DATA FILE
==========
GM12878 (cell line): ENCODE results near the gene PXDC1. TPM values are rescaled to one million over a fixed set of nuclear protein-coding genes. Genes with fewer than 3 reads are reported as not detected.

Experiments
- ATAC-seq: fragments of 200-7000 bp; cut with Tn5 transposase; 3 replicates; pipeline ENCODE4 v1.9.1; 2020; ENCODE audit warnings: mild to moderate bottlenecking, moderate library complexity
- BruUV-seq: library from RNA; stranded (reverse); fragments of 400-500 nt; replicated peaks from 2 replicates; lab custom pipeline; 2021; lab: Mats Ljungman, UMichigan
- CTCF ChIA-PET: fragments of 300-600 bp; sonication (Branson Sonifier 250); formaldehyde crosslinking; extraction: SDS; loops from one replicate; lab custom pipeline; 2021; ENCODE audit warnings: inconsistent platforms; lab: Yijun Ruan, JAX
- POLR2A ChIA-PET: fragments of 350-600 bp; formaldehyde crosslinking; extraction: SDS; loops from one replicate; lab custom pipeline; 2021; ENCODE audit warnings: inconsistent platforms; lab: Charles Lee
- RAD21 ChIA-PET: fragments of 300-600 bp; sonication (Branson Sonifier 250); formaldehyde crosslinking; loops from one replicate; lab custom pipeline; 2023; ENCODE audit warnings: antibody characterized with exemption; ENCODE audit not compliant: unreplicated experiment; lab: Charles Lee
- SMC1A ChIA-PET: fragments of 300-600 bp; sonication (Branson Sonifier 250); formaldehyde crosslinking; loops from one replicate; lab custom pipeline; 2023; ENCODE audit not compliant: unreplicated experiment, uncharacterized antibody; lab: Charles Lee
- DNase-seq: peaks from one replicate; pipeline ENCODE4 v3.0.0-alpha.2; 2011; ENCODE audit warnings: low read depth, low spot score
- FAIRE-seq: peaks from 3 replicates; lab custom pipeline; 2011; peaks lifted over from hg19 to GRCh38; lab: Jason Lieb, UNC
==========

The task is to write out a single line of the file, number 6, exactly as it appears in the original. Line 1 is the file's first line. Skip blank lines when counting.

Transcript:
- POLR2A ChIA-PET: fragments of 350-600 bp; formaldehyde crosslinking; extraction: SDS; loops from one replicate; lab custom pipeline; 2021; ENCODE audit warnings: inconsistent platforms; lab: Charles Lee